I received a rude awakening this evening and I lost a bet too. After supper, I mounted my trusty Gold Rush recumbent bicycle and gave my legs some punishment. Since I haven’t ridden seriously in several years I am limiting my rides to five or ten miles. This evening I rode to the library and from there into town. The total distance logged was 4.5 miles. I would have ridden further except for an unusual sighting. As I passed the Grainery building on the Old Plank Trail I spied an unusually beautiful sports car. I passed by a few feet when the old “what’s wrong with this picture” mechanism went off in my head. I stopped to go back and take pictures. What was wrong? The car was plugged in to an outlet. The Village of Frankfort decided to be the first village with a public charging space for all-electric cars. That’s how I lost the bet. When I first learned of the Village decision to install the charging station, I bet a friend that it would never be used, and our tax dollars wasted.
I parked the bike and started snapping pictures with my smart phone. Then I heard someone call my name. I looked up to see an old Folks on Spokes friend whom I haven’t seen in eight years. We stood admiring the car. Bernie is a Science teacher and is very pro green movement. He lectured me on how this car is the future of our country. I lectured back to him that it will be at least another hundred years before the electric car is practical enough to want one. He argued back about the new product curve. Yes, new products follow a cost vs volume curve that is very flat when a product is introduced, but as sales continue, the volume curve begins to slope up, the price begins coming down and the curve gets steeper. Eventually, we all have one of the products and they are so cheap no one can afford to make them except in third world countries where labor goes for eighteen cents an hour. As we argued the merits pro and con for the electrics a man walked up and unplugged the car.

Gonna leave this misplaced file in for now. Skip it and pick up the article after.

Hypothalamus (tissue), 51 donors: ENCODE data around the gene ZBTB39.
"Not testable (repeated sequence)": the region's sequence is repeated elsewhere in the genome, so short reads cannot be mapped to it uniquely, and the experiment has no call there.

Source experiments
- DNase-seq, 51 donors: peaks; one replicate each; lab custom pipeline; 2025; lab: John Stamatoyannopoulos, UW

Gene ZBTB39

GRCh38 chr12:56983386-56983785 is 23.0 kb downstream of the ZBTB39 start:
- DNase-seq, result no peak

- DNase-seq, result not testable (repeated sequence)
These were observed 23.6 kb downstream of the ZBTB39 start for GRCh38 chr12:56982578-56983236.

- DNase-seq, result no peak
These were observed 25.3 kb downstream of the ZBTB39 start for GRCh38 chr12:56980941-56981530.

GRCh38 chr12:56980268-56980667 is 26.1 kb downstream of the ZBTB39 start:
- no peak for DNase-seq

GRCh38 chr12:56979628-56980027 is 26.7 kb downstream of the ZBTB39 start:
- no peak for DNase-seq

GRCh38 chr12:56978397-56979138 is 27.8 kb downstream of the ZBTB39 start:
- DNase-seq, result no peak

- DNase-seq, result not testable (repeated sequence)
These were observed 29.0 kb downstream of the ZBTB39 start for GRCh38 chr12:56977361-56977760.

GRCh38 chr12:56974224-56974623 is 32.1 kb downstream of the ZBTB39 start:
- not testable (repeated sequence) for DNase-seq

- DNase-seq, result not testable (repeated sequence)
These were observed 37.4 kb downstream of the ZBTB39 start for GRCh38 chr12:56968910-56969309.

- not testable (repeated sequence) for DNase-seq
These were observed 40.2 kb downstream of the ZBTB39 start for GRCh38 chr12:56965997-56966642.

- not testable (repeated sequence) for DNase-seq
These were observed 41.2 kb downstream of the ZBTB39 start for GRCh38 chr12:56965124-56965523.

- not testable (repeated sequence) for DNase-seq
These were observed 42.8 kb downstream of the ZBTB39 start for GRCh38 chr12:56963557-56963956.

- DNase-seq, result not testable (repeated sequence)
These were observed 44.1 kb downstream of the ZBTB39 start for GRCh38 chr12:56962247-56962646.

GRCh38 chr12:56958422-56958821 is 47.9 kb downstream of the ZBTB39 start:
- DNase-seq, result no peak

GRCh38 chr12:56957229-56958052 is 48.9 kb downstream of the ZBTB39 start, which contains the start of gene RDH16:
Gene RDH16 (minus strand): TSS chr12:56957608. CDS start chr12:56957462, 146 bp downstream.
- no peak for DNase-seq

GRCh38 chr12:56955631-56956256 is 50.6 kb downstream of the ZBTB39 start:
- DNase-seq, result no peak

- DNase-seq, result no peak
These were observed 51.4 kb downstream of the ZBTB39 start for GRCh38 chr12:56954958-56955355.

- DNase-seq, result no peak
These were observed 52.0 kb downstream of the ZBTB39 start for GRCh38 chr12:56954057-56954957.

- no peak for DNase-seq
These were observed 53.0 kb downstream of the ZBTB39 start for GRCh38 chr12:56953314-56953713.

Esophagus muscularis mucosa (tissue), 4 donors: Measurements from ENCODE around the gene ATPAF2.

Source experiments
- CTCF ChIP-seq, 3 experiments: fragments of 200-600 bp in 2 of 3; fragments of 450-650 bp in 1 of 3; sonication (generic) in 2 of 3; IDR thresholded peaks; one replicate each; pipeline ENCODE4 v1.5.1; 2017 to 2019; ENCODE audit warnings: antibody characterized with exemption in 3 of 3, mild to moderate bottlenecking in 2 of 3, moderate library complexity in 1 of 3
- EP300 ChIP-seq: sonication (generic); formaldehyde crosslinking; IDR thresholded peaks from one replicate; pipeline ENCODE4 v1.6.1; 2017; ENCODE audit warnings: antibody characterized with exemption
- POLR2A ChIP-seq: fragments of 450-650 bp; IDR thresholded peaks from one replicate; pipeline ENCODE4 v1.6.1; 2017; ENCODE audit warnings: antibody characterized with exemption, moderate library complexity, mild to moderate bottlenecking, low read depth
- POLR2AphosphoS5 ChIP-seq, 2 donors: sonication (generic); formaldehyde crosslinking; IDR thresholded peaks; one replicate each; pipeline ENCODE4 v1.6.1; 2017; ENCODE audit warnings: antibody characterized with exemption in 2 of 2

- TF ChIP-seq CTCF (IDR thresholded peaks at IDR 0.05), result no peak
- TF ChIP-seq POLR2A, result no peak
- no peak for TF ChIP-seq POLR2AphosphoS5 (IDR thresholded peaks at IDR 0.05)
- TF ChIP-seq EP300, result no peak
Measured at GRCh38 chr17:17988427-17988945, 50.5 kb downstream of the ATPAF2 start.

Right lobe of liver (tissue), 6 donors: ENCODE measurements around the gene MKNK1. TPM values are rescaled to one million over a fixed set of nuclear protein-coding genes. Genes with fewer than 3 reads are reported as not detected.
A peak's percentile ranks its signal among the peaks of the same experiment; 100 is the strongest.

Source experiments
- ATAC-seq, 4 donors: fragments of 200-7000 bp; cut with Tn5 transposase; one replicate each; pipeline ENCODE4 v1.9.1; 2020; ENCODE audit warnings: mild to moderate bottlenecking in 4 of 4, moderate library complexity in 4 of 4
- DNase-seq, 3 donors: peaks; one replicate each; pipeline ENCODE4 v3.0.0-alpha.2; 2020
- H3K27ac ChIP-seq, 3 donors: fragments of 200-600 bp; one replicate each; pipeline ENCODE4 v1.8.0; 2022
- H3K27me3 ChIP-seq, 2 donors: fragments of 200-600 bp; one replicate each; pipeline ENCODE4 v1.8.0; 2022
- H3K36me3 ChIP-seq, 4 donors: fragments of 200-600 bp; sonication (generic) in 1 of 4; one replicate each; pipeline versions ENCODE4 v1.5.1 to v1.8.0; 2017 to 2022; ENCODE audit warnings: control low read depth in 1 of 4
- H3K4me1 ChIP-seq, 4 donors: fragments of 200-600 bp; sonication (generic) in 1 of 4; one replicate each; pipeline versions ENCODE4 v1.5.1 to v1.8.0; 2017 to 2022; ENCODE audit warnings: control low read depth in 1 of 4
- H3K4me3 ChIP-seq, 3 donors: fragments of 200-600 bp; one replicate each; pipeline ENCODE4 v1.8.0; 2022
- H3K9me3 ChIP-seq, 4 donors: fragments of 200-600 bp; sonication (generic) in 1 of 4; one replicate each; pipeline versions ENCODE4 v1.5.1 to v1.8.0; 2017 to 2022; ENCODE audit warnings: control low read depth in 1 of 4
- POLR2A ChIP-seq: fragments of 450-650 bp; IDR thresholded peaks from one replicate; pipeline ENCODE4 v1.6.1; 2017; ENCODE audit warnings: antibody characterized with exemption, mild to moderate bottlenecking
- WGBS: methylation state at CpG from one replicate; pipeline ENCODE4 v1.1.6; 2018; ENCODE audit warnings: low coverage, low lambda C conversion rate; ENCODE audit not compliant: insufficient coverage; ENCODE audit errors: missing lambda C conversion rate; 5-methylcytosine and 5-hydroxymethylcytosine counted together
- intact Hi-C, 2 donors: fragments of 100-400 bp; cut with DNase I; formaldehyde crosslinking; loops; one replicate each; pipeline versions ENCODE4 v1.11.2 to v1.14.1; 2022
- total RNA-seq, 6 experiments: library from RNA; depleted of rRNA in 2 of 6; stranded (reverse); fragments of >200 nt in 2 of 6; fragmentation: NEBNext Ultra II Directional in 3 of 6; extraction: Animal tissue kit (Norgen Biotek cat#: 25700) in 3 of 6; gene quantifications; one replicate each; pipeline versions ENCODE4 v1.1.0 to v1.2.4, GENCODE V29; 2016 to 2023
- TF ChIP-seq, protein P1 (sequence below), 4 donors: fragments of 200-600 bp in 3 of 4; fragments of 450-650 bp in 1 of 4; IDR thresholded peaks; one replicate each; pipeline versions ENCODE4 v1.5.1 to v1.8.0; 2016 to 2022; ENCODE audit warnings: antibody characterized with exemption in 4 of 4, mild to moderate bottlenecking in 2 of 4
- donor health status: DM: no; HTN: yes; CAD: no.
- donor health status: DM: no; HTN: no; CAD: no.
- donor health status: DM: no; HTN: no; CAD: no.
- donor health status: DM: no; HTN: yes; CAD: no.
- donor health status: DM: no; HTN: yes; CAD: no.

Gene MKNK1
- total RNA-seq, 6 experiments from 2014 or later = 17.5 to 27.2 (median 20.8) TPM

“Are you the owner,” I asked him.
“Yes I am,” he announced proudly.
“You can thank me now,” I replied.
“Because my tax dollars went toward building your Finnish car.”
“Oh, they didn’t go toward this one, they are going into a new model that hasn’t been built yet.”
The discussion went on for another fifteen minutes. I learned the car can get this guy all the way to the Sears Tower in Chicago (35 miles) where he works, but he needs a charge to get home(the total all-electric range is fifty miles) . If he runs out of juice a small gas-powered engine turns on and runs a generator to charge the batteries.
“How much does it weigh?” I asked.
“Fifty-five hundred pounds. It really rides nice and solid.”
Just before he got in to pull away he offered that I am getting hit twice, because Frankfort uses an honor system to collect for the electricity he used to charge.
The charging station has pictures of all the major credit cards on it, but no collection slot to swipe the card.
“I have an APP for that,”
He just made me want to run right out and buy one of these suckers. My friend Bernie will probably do it.
“There is probably an MP3 player feeding a V8 rumble noise to bystanders,” I said.
“Naw,” said Bernie, “they make a whirring sound.”
The Fisker whirred out of the lot and into the night. I wonder if he will make it home now that he has to use headlights?
- Energy Secretary Chu Has A Brilliant Idea: Electric Cars In A Country Where There’s No Electricity! (notrickszone.com)
- Is the WWF Telling the Truth About Electric Cars? (nofrakkingconsensus.com)
- Electric Fueling Stations Quickly Spreading (carlotsusa.com)
- Chargeing station (kevingriffiths.wordpress.com)